German 212th Infantry Division
|Active||August 1939 – 1945|
|Engagements||World War II|
212th Infantry Division
212th Volksgrenadier Division
578th Volksgrenadier Division
The German 212th Infantry Division was raised in August 1939 and remained on garrison duty in Germany until March 1941, when it spent three months as a coastal defense unit along the English Channel. In November 1941 it was transferred to the Eastern Front where it joined Army Group North near Leningrad and along the Volkhov Front. It continued with Army Group North until the summer of 1944, when it had been pushed back to Lithuania and was transferred to the control of Army Group Center. The division was destroyed there in August or September, and the survivors were immediately reconstituted as the 578th Volksgrenadier Division, which was renamed as 212th Volksgrenadier Division almost as soon as it had been formed. The division retained a number of experienced officers and Non-Commissioned Officers (NCOs, sergeants). The replacements received were mostly from Bavaria and were rated as above-average. Rebuilt to full personnel strength the division had weaknesses shared by almost all Volksgrenadier divisions: not enough communications equipment and a lack of assault guns. On 16 December 1944, the start of the Battle of the Bulge, the division only had 4 assault guns out of an authorized strength of 28. The reconstituted division transferred to the western front in December 1944. The division was assigned to the LXXX Corps of the German Seventh Army which formed the southern shoulder of the German armies attacking in the Ardennes: Battle of the Bulge. General der Panzertruppe Erich Brandenberger, the German Seventh Army commander, rated the 212th Volksgrenadier Division as his best division. Because of this it was assigned the mission of protecting the southern flank of the Seventh Army. In this battle the 212th Volksgrenadier Division attacked elements of the US Army's 4th Infantry Division. The division achieved some success but not nearly what was required for it to succeed in seizing its assigned objectives. After the conclusion of the Battle of the Bulge the 212th Volksgrendier Division participated in subsequent defensive operations along the Rhine, surrendering to the Americans near the end of the war.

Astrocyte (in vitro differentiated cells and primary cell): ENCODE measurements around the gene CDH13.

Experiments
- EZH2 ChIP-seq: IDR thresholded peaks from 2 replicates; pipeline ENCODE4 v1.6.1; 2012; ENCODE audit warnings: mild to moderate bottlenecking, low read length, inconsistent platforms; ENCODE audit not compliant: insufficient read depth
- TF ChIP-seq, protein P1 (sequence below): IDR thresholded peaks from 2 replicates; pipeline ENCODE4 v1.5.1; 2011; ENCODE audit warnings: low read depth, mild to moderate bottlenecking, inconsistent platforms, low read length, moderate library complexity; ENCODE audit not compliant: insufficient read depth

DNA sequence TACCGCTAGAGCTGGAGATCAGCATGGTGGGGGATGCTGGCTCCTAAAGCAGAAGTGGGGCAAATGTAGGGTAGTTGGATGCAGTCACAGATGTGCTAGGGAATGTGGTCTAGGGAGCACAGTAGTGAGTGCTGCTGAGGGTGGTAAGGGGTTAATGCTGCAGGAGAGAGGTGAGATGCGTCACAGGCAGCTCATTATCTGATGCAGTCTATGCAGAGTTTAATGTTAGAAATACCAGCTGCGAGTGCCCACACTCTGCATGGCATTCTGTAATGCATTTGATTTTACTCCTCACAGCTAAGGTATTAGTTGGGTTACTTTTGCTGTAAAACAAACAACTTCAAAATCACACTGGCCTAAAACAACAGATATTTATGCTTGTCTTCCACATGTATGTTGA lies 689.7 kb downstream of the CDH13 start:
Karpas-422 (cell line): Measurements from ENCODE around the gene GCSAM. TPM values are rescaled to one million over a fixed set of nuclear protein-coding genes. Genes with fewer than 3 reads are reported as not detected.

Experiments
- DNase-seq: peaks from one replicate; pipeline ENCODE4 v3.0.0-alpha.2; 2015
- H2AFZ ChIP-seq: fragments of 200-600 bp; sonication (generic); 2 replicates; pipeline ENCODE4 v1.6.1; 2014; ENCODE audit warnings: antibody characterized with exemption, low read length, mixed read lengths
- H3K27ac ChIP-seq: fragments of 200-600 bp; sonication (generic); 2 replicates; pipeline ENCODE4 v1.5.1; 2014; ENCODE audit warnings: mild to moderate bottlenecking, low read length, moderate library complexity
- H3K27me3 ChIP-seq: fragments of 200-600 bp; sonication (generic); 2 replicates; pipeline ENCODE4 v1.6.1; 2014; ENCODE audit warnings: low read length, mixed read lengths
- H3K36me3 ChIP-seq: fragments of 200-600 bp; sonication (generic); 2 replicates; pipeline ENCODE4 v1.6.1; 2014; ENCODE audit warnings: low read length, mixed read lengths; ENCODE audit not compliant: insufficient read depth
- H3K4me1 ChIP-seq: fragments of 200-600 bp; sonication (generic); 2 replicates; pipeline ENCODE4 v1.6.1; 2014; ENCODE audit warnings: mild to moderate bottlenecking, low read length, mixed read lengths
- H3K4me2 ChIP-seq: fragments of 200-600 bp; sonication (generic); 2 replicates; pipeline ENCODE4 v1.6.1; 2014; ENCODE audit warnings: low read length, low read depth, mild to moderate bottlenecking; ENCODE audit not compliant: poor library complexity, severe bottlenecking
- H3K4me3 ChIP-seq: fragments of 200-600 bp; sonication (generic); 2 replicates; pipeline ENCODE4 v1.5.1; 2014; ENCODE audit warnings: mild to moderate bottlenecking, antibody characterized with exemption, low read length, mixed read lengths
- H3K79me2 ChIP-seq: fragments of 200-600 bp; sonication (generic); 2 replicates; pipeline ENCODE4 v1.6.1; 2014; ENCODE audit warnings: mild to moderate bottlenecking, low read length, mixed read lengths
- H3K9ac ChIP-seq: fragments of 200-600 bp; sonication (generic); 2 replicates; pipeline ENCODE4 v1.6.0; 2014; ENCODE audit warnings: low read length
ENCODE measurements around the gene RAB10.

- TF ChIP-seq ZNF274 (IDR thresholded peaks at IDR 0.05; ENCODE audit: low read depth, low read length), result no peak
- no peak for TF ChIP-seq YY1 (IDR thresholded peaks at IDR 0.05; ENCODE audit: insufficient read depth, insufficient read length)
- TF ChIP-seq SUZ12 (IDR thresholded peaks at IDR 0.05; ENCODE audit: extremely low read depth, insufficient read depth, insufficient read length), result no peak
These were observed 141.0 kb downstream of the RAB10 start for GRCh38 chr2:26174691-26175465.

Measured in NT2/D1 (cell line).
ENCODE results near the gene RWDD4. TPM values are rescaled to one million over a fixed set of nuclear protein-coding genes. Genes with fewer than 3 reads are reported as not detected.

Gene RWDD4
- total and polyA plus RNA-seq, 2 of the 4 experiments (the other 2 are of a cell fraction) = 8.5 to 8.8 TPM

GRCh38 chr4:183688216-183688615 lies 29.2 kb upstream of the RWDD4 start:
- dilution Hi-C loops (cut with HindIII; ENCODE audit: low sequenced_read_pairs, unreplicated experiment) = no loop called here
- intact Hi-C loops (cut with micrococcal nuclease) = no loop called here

Commanding officers[edit | edit source]
212th Infantry Division[edit | edit source]
- Generalmajor Walter Friedrichs, 1 September 1939 – 15 September 1939
- General der Artillerie Theodor Endres, 15 September 1939 – 1 October 1942
- Generalleutnant Hellmuth Reymann, 1 October 1942 – 1 October 1943
- Generalmajor Dr. Karl Koske, 1 October 1943 - 1 May 1944
- Generalleutnant Franz Sensfuß, 1 May 1944 – 15 September 1944
212th Volksgrenadier Division[edit | edit source]
- Generalleutnant Franz Sensfuß, October 1944 - 1 April 1945
- Genralmajor Max Ulich, 1 April 1945 - 21 April 1945
- Generalmajor Jobst Freiherr von Buddenbrock, 21 April 1945 - 8 May 1945
See also[edit | edit source]
- Division (military), Military unit, List of German divisions in WWII
- Heer, Wehrmacht
- Battle of Krasny Bor
References[edit | edit source]
- Wendel, Marcus (2004). "212. Infanterie-Division". Retrieved April 9, 2005.
- Wendel, Marcus (2004). "212. Volksgrenadier-Division". Retrieved April 9, 2005.
- "212. Infanterie-Division". German language article at www.lexikon-der-wehrmacht.de. Retrieved April 9, 2005.
- "212. Volks-Grenadier-Division". German language article at www.lexikon-der-wehrmacht.de. Retrieved April 9, 2005.
- "578. Volks-Grenadier-Division". German language article at www.lexikon-der-wehrmacht.de. Retrieved April 9, 2005.
- Cole, Hugh M., The Ardennes: Battle of the Bulge, Office of the Chief of Military History, Department of the Army, Washington, D.C., 1965
- Arnold, James R., Ardennes 1944, Hitler's Last Gamble in the West, Osprey Military Campaign Series #5, Reed International Books Ltd., 1990
- Ellis, John, The Military Book Club's World War II, The Encyclopedia of Facts and Figures, Copyright 1993 by John Ellis
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